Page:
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Closing Statements Begin In Currie Case

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Derek Valcourt 370x278 Derek Valcourt
Derek Valcourt began working at WJZ in September 2002. His first major...
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BALTIMORE (WJZ) –Closing arguments begin in the federal case against a powerful Maryland senator accused of taking bribes from a chain of grocery stores.

Derek Valcourt explains the jury is getting two different pictures of Senator Ulysses Currie.

One picture is that of a corrupt politician who sold his power. The other is that of an honest man whose only mistake was sloppy paperwork.

Prince George’s County Senator Ulysses Currie, 74, is in the fight of his life as prosecutors blast him in closing arguments, telling jurors, “Senator Currie used his office to get Shoppers what they wanted.  That’s why they paid him a quarter of a million dollars.”

Prosecutors reviewed evidence they say proves Currie used his power to get a state deal giving Shoppers lower rent at Mondawmin Mall, to pass legislation allowing Shoppers to transfer a liquor license, to get Shoppers traffic lights near certain stores, and that he tried –though failed– to get millions in state grant money for a development that would have benefited Shoppers.

Prosecutors say he did all this without ever disclosing that he was working as a paid consultant for the grocery chain as required on state ethics forms.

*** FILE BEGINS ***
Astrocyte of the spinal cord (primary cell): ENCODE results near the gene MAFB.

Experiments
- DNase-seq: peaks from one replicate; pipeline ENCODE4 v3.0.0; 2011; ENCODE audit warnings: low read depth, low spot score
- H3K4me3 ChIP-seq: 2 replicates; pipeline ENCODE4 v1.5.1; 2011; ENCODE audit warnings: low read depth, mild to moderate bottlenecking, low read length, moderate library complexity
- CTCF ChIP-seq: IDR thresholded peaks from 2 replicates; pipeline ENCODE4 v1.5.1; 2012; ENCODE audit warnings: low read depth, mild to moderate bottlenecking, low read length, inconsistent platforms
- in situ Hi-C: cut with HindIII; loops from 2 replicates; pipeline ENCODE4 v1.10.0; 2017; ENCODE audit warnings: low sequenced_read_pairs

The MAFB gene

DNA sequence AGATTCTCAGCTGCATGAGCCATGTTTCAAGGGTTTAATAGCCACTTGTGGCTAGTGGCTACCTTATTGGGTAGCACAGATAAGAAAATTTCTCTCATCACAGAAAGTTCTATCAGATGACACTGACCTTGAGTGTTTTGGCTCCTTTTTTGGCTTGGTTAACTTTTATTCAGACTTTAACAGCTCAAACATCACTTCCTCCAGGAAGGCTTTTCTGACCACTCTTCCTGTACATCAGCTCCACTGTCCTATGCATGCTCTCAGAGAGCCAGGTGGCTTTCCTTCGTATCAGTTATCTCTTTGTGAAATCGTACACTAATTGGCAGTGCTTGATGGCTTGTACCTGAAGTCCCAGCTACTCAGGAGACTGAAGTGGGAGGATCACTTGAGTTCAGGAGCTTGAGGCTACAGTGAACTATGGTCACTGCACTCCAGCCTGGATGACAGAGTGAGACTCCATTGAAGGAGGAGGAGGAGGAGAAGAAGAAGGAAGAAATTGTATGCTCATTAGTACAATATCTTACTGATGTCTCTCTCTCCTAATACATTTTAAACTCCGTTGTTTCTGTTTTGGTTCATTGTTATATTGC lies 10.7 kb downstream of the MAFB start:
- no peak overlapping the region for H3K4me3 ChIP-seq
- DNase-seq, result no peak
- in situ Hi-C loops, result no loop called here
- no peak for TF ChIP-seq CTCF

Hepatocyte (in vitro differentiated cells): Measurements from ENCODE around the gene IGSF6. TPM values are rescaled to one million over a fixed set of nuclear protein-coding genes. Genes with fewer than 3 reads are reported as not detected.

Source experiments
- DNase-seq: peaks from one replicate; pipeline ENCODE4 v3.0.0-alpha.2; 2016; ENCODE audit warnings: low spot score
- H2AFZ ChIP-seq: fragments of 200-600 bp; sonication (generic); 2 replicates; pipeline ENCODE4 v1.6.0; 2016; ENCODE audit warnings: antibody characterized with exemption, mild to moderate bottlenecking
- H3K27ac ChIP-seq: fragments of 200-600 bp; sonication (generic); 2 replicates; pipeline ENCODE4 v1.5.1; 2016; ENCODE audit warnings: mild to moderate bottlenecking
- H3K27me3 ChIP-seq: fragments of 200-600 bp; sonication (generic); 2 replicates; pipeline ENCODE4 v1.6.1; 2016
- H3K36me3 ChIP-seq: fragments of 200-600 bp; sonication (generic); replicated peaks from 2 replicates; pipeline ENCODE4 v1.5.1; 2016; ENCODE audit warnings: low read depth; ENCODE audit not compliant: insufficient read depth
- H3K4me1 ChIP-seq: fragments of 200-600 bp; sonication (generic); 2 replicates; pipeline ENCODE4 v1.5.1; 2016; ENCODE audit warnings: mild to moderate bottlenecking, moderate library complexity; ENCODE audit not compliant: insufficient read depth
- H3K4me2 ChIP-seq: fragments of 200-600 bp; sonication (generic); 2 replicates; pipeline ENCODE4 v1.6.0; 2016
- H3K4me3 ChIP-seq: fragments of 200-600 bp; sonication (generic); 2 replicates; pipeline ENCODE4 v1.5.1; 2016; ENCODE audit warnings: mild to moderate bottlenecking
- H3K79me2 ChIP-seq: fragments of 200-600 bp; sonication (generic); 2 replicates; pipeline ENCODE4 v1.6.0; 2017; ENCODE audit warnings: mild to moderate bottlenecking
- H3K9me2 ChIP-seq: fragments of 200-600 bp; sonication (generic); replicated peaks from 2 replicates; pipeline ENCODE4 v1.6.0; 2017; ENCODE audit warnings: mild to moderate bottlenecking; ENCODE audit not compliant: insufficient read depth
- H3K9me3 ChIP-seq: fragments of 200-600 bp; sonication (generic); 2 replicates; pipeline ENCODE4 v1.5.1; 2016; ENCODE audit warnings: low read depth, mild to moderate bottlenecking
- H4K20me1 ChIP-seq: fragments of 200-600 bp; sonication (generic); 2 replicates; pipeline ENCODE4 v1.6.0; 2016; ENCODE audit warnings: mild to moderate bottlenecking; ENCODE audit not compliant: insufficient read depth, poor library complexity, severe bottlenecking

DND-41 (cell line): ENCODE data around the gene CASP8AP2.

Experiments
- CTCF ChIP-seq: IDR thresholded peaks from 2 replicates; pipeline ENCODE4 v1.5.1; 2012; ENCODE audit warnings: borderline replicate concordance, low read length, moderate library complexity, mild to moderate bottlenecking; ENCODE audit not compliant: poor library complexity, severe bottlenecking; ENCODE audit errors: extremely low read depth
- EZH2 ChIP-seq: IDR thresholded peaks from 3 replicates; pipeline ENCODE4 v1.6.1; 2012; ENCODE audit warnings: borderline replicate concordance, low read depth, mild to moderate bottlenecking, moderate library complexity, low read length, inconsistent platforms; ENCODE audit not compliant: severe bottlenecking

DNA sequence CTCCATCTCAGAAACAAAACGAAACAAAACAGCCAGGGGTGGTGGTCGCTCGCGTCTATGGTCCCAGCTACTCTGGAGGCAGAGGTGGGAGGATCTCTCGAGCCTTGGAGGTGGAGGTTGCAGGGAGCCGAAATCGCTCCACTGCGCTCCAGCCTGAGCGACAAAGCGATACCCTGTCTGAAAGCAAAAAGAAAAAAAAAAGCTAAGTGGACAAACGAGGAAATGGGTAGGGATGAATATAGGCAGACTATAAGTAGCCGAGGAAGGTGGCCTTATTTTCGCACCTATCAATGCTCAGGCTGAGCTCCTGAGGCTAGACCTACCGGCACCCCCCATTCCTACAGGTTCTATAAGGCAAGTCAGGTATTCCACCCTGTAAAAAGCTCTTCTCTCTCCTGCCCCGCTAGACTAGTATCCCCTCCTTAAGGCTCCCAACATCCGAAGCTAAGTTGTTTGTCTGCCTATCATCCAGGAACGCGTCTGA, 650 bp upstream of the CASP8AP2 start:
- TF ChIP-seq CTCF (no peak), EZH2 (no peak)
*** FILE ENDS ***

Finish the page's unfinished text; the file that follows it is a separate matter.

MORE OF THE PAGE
But defense attorneys maintain Currie’s paid consulting for Shoppers was all perfectly legal and call his ethics form omission a mistake.

Former Governor Bob Ehrlich, Lt. Gov. Anthony Brown and Maryland congressmen Elijah Cummings and Steny Hoyer all took the stand to call Currie an honest man, though all confessed they had no idea he was being paid by Shoppers.

His wife took the stand to testify she filled out his state ethics forms, and the errors on them were her fault.

In closing arguments, prosecutors fired back, saying “The defense is he somehow forgot to disclose this. He didn’t forget $245,000.  It didn’t get lost in the stack of papers on his desk.”

If Senator Currie is convicted on all nine of the criminal charges, he faces the possibility of up to 20 years in prison.

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